[fc-discuss] Financial Cryptography Update: The Tipping Point - How Good Companies Go Bad and Executives Become Rogues

iang@iang.org iang@iang.org
Fri, 7 Oct 2005 12:32:27 +0100 (BST)

 Financial Cryptography Update: The Tipping Point - How Good Companies Go Bad and Executives Become Rogues 

                            October 07, 2005




A new book by Sayles and Smith looking at governance from the angle of
Corporate Executives being the bad guys is worth a look.  It may do a
good job of documenting the problems occuring in US business at the
moment and the first chapter is online here:


To find their prescriptions one would presumably have to buy the book. 
I'm not sure I will as they are very keen to blame the executive, which
isn't really going to help.  Agency theory suggests that your employees
do what you incentivise them to do, and executives are no different.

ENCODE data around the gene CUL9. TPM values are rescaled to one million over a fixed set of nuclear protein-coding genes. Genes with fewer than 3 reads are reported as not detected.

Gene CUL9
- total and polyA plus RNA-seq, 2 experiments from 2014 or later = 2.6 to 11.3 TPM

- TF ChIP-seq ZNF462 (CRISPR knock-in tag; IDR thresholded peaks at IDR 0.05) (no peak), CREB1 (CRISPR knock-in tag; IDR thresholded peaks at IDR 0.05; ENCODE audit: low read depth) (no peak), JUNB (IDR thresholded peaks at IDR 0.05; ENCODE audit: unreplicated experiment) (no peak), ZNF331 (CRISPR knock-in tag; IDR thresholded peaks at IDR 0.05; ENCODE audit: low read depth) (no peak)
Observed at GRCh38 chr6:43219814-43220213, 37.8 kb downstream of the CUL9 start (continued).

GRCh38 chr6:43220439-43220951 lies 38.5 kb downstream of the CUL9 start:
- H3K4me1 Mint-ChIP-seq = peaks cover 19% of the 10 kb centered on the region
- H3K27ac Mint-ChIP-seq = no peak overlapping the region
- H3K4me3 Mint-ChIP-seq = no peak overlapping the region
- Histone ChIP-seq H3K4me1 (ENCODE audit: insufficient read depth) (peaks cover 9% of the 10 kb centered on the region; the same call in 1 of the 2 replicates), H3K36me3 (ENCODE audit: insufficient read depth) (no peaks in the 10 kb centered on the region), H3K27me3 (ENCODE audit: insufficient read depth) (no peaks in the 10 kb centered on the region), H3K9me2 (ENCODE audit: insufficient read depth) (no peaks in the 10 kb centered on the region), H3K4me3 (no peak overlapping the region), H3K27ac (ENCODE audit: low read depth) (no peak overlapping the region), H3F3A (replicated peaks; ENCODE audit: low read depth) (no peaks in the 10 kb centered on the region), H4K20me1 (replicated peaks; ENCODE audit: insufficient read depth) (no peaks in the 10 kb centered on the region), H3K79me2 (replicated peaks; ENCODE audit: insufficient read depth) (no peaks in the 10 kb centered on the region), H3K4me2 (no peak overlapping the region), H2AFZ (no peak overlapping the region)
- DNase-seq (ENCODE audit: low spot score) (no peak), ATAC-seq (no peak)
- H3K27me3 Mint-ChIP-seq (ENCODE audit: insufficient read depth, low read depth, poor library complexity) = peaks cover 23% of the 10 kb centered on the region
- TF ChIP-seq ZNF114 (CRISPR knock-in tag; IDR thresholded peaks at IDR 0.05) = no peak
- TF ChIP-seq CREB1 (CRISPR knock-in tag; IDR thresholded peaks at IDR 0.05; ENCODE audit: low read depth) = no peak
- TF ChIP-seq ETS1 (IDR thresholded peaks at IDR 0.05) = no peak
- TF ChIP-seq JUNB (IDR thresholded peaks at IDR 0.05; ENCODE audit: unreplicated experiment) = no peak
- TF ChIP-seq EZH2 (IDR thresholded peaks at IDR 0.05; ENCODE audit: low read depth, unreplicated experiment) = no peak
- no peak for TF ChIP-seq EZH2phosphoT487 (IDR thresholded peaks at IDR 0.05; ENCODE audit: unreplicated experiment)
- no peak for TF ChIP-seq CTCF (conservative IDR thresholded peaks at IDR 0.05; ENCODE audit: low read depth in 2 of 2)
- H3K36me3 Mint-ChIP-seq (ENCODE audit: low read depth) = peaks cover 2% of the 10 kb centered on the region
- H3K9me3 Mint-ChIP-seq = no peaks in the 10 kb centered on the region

Look instead at the incentives that have been created would be my

By way of example, on the mutual funds scandal (one that I'm at least
passingly familiar with) they write:

What Could Management Have Been Thinking?  Here is an example of
executives "shooting themselves in the foot," deception and cheating
that comes back to whack the originator:

Numerous mutual funds destroyed their reputation by allowing a small
number of investors to misuse the funds (by overnight trading and
buying and selling at "stale" prices). Funds earned very modest extra
management fees by granting these special privileges to hedge funds and
a few "select" clients. Their corrupt trading and wrongful pricing cost
the other 99% of the funds’ investors dearly. When the corrupt
practices were revealed, some funds lost half of the investors’ money.
In one case, the value of a fund family to its owners dropped half a
billion dollars in a matter of weeks.

Yet as has been pointed out by the founder of Vanguard in his senate
testimony (who is to some extent credited with the invention of the
mutual funds industry) the problems started when greedy investors
forced mutual funds from percentage reward scales over to fixed reward
scales.  Has there been any suggestion that the funds industry go back
to percentage rewards and thus encourage the managers to think of the

Nope.  Expect more problems then.  And the title above is easily
answered:  Management was thinking of what you told them to think.

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